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Books with thin spines I noticed get put together at the very top of stacks or right end of my shelf just before pocket-sized novels. Thin book spines have always fascinated me. Have I assumed I could finish them in two hours? Yes and wrongly so at times. I’ve noticed thin spines are used for novellas, tiny print novels and poetry collections. A thin spined book can be a condensed or quick read. Not knowing what to get can quickly fast track a reading slump for me. The curiosity, really, does the fast tracking. I recall when I was to read Last Days At Forcados High School by A.H Mohammed, a Nigerian coming of age novella. I procrastinated it until I discovered how full but quick it was to read. Unlike, Independence by Sarah Manyika which was condensed. I began it having learnt my lesson only to have a long read ahead. Thanks to the multiverse for reading vigils!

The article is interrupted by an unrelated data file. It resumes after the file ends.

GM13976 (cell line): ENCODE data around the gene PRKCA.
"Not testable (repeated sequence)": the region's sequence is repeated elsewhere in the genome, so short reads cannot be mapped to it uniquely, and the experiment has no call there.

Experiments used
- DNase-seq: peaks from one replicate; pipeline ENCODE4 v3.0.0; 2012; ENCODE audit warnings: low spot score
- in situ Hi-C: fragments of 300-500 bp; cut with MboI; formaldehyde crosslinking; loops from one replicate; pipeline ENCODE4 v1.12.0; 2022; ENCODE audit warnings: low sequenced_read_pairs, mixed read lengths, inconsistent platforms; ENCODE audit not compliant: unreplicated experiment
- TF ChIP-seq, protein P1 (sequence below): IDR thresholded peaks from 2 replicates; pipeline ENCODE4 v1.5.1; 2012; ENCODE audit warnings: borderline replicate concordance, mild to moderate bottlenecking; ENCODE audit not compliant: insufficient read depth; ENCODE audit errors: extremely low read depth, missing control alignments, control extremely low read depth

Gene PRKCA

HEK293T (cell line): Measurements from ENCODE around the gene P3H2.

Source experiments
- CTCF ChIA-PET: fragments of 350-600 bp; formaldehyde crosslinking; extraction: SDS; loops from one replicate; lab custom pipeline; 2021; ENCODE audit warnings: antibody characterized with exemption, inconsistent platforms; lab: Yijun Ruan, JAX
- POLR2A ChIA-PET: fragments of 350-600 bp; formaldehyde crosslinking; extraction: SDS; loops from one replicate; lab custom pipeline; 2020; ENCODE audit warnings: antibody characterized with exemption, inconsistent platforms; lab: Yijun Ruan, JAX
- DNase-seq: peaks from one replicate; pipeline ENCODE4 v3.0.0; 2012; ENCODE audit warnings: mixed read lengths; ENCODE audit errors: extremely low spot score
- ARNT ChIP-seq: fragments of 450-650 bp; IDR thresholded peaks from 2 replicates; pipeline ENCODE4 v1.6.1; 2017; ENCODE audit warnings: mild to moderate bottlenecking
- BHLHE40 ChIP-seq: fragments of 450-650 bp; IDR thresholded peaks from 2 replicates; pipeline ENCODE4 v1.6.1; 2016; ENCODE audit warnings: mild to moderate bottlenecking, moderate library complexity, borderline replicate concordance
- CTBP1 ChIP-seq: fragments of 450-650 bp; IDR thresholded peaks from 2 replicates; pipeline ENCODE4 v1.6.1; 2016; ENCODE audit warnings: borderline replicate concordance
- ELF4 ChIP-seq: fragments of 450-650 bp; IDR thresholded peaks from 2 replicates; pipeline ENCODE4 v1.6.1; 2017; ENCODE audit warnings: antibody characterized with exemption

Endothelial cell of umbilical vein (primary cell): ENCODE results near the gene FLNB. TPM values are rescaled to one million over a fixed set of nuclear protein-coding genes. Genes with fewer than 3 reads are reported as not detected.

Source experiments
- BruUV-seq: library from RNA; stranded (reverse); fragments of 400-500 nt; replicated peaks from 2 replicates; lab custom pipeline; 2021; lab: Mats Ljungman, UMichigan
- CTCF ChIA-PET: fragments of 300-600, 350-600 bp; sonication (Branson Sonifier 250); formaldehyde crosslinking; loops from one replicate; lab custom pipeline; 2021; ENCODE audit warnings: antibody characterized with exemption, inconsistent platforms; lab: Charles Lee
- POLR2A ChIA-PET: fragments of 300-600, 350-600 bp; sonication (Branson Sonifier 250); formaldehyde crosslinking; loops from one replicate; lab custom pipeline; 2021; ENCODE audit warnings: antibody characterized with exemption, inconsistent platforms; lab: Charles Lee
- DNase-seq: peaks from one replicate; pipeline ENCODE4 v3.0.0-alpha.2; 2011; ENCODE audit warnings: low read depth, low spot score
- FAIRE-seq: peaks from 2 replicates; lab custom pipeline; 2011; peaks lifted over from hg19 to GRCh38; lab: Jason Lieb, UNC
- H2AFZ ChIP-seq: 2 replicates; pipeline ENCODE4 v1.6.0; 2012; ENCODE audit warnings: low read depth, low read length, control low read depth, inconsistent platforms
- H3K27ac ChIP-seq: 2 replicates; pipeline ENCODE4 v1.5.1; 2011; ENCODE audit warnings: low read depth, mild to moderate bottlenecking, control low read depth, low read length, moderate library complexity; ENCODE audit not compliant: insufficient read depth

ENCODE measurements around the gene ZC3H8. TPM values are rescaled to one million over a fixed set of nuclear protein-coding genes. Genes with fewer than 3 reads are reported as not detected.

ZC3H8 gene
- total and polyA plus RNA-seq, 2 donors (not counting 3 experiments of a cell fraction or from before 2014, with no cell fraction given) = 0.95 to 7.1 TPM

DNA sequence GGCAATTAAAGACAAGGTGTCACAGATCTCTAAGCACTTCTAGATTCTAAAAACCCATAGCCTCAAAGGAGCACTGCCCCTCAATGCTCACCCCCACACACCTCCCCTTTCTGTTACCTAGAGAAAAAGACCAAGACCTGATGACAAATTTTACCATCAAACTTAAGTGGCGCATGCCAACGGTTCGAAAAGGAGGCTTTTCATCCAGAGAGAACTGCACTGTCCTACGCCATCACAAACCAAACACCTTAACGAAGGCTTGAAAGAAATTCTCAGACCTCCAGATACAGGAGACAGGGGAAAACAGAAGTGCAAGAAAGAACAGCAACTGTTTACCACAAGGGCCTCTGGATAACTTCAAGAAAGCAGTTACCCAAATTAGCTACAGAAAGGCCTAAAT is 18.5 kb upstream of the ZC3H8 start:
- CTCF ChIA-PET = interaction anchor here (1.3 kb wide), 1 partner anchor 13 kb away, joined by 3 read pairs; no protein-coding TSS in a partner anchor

I remember secondary school days when we’d pick positions on novel lending lists. Or during book swaps, I’d always smile when fellow bibliophiles would carry the book, turn it around to look at its spine and width. The borrowers use quick reader maths (ie. book lust × the book spine/ weight + page numbers ÷ reading speed) to estimate how long they’ll read the novel. It was always an intriguing sight. How come we rarely did that with thin spined books? Maybe because romance and thrillers came in thick spined, brown leaved, pocket-sized novels.

Then there is the aesthetics of thin spines in book photography. I had to prop up a stack of thin spined books and zoom in high-definition into the smaller lettering of their book titles. Aesthetics of words is another way I arrange my books. How can I write a mental fill in the gap story with titles on book spines, is the game this arrangement plays. The beauty of lit words made me begin to note and admire titled chapters. I can’t remember my first favourite titled chapter. But two books on my current To-Be-Read books list have many intriguing titled chapters. I feel my admiration and preference for titled chapters came from loving short-story collections.